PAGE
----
Some thoughts on sacred vesture in the Anglican tradition

The survival of the surplice and cope in Anglicanism can be seen as an example of what is generally thought of as “comprehensiveness” in the tradition. On the one hand both were reviled as “popish rags” by the Puritans, yet on the other they show the merest hint of Catholic tradition surviving the dramatic changes of the 16th century.

As most are well aware, it is not until the second half of the 19th century that the chasuble and stole make their reappearance along with the other Eucharistic vestments. But that these were able to be revived in that era establishes a prejudice for the (then popular) gothic revival in all manner of things pertaining to the established church in England.

As for me, I plead guilty to that prejudice, though my own vocation requires of me a greater “comprehensiveness”. But there are things I would plead for as a general rule when it comes to sacred vesture that in fact also relate to all fittings and furnishings for sacred places. First, I would plead that we not fall into the charity of Judas and ask repeatedly how cheaply can we do what is necessary; and second and related to that, meagerness is never a suitable quality when we seek to glorify God.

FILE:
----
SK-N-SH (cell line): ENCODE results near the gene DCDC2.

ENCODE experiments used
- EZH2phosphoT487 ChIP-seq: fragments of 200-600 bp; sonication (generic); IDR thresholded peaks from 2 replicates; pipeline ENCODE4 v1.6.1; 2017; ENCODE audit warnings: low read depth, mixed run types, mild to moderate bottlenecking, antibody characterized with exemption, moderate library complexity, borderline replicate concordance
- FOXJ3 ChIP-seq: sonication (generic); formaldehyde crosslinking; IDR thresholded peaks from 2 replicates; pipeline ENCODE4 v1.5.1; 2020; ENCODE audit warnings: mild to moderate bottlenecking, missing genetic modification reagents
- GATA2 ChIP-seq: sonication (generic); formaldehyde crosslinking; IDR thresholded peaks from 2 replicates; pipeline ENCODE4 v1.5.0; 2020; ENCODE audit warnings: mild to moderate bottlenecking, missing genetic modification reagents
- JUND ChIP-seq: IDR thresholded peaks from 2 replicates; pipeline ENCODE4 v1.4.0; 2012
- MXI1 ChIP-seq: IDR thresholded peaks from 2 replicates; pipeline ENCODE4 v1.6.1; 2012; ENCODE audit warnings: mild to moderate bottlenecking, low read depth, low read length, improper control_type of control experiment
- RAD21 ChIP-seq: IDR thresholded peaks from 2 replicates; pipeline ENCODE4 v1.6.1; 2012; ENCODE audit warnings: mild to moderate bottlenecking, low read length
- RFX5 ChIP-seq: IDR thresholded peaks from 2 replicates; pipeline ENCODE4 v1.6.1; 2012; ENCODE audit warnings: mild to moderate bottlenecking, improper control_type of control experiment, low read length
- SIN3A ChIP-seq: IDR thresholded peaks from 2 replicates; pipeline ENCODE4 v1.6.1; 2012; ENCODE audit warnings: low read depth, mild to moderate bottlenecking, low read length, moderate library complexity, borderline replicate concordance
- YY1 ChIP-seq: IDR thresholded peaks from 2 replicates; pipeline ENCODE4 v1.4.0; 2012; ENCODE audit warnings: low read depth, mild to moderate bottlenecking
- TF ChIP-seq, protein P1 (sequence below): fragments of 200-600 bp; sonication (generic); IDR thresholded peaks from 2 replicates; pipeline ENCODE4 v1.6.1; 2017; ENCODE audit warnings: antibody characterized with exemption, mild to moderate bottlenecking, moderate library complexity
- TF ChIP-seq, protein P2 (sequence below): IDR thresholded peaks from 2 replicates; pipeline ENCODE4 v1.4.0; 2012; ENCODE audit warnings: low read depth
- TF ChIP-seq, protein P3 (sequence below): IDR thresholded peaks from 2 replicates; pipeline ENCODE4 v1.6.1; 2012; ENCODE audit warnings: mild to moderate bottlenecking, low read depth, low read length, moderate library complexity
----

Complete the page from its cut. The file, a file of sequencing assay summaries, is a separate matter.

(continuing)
Time and again I see examples of a meager inheritance in the form of sacred vestments created with the idea that shaving an inch here and an inch there won’t make a difference. Indeed they do, as in any style, a vestment cut to the tightest possible dimensions always looks miserly, regardless of the opulent embroidery that may be laid upon it. Sacred vesture in its fullest forms always brings a more devotional appearance to the movements of the sacred minister wearing it. I can think of a half dozen parishes where 6’ 6” laymen have taken the duty as sub-deacon only to be put into tunicles designed by well meaning but parsimonious altar guild ladies bringing comedy where it ought not be. We have all seen vestments that barely cover the knee!


So when you ask your vestment designer, or altar guild member to make up a chasuble, remember the best policy is beauty first, because we must offer to God our best reflection of His beauty.


 

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